A lone fort stands over a hill just off a creek on an island. It’s a small island with a fishing village at the base of a hill. As we approached the island, we couldn’t really see too much. It seemed that the fort was in ruins. But a friend had told me that Korlai Fort would be a good place to visit. And that’s why we went there from Alibag. Yes, the Korlai fort is at a short distance from Alibag.
Frankly, we were happy to leave Alibag as there were simply too many people in this beachside. It was the long weekend and everybody wanted to take a break.
Even the name Korlai is very interesting. This small island went by the name of “Morro de Chaul” before, during the days of the Portuguese. It means a small and rounded hill. The Portuguese were right – it would be a good way of describing the hill top where the fort stands. The name used at this time, “Korlai”, is actually the name of the village that stands at the foothills.
It was the Portuguese who constructed the Korlai fort in 1521. Historians believe that it was constructed to protect the Revdanda Creek. It does stand beside the creek and offers wonderful view of it. We agreed that it would be a great place for monitoring the movement of ships. The Marathas took the fort over, and finally in the 18th century, it went into the hands of the British. However the Brits found no use for it, and thus Korlai was subjected to a lot of neglect. That’s precisely why it stands in its present state – ruins.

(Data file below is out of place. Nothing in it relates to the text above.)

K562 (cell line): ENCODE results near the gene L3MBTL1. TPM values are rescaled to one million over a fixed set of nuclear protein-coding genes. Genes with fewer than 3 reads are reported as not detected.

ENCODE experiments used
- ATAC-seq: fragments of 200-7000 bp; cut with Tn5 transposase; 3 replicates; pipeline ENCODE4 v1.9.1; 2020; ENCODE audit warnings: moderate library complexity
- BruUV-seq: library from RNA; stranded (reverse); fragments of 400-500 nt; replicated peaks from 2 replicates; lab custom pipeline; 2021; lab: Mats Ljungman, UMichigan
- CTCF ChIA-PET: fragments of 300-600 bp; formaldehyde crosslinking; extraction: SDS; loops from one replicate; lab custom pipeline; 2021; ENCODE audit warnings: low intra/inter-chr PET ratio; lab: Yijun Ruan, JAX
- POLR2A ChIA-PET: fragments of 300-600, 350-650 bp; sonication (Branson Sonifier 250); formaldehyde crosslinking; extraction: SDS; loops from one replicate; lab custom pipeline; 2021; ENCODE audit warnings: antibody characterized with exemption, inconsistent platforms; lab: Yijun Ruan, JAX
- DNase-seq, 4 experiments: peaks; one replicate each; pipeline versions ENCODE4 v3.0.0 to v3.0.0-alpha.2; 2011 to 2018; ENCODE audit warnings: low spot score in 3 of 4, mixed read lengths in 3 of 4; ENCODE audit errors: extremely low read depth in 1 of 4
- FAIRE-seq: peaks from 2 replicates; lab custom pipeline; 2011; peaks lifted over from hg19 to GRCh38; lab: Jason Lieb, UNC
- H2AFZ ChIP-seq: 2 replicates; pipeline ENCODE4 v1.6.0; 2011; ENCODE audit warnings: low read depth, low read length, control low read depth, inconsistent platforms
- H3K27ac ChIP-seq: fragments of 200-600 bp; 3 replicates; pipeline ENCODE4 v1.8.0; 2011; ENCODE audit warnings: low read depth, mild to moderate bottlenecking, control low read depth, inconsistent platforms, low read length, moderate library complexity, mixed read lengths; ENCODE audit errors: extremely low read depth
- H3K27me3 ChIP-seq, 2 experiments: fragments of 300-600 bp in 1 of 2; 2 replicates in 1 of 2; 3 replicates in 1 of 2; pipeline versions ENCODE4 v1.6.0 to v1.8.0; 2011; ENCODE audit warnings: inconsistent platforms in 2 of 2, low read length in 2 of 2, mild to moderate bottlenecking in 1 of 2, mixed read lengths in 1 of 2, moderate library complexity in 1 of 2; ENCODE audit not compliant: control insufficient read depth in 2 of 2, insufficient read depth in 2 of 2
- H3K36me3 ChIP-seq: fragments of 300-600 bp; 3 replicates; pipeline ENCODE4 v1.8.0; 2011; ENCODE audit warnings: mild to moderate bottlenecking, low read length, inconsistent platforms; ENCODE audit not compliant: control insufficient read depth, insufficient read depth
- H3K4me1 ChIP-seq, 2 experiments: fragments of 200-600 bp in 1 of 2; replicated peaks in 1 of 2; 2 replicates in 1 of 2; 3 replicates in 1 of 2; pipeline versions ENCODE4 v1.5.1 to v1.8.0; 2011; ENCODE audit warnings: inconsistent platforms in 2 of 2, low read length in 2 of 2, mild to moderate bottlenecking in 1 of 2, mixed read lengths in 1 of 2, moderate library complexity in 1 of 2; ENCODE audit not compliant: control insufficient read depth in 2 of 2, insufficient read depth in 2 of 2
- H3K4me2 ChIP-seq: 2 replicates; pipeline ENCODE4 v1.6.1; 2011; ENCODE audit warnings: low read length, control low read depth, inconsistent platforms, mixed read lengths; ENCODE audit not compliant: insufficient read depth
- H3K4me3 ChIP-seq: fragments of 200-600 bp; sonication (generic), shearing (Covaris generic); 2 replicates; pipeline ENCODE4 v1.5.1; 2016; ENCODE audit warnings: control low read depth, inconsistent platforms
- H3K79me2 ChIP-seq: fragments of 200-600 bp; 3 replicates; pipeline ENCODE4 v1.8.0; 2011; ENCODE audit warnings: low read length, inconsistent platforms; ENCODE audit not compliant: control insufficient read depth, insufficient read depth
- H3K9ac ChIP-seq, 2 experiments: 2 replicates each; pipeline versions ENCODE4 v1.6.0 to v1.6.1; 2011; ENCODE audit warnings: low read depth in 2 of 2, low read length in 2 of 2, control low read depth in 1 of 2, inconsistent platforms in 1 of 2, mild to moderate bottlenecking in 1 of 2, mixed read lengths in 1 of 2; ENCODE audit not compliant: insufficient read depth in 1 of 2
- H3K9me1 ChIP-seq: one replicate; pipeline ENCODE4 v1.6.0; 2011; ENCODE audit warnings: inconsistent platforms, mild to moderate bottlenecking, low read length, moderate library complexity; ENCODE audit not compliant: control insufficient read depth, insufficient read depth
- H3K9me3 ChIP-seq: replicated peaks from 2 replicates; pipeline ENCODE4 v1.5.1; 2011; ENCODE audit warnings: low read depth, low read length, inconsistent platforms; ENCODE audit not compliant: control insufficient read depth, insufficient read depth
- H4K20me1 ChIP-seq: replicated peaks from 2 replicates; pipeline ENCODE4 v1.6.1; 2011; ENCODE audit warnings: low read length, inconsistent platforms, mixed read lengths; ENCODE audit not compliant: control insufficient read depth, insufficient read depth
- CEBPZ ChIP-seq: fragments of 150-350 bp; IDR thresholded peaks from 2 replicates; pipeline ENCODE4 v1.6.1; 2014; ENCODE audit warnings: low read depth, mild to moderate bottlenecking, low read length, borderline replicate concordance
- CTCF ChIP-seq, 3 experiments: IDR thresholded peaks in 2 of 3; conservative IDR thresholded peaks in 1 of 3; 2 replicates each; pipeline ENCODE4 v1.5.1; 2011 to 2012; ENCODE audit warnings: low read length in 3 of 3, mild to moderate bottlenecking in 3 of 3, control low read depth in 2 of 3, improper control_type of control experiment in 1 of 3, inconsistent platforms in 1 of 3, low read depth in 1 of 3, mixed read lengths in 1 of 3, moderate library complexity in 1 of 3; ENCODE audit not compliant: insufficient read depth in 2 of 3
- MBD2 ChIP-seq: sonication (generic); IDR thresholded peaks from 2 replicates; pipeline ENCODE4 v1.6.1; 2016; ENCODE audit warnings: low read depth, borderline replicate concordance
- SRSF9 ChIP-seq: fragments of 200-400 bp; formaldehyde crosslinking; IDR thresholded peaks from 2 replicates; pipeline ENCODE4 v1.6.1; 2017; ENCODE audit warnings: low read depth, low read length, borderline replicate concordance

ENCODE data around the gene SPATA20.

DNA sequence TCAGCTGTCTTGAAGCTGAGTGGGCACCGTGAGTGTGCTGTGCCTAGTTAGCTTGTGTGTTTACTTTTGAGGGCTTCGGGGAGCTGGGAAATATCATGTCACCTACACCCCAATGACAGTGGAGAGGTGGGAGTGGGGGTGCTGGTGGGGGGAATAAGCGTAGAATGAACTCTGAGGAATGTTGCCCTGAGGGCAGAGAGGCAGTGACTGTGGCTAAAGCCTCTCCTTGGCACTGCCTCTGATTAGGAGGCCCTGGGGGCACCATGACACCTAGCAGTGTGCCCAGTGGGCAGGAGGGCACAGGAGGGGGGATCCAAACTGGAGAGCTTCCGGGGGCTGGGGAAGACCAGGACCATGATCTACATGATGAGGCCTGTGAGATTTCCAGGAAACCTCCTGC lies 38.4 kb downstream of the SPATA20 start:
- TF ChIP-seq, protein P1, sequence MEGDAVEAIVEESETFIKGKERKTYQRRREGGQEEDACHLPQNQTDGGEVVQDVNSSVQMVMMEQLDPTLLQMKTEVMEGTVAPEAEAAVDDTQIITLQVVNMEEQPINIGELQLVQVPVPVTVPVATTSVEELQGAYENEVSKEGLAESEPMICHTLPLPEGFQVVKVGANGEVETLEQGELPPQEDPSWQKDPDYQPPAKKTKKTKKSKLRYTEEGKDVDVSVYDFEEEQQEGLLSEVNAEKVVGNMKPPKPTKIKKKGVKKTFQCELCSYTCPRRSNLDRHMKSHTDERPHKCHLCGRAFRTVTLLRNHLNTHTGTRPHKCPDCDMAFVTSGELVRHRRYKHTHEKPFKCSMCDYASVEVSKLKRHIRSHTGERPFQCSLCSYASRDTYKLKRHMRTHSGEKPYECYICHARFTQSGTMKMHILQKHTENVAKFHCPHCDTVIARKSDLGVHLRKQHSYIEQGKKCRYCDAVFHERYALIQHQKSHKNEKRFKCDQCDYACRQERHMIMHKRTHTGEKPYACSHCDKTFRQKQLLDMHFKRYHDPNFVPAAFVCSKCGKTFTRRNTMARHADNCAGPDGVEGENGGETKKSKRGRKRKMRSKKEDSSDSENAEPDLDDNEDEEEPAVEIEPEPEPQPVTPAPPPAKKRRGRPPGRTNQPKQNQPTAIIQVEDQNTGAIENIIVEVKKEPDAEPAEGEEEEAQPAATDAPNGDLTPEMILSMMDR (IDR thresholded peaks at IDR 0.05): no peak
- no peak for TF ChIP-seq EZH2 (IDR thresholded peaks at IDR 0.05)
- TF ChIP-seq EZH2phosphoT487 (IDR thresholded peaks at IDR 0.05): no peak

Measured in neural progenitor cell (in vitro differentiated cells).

The Indian government commissioned a lighthouse after independence. It started operating in 1955. The marine and port authorities started monitoring ship movements, of course for peaceful purposes. The lighthouse with its beacon stands to this day. You can climb up to get a panoramic view of the island, fort and the sea all around. The lighthouse is open between 4 in the afternoon and 6 in the evening. Watching the sunset from here should be a memorable experience. We were not that lucky though.
What remain of the fort now are the ruins of what was a church once. The wall is not in great shape – some portions of it have come down. You can also see the remains of a rain-water harvesting system. You will also find some cannons within the complex. Climbing up to the fort will take some effort. But it’s worth it because of the views.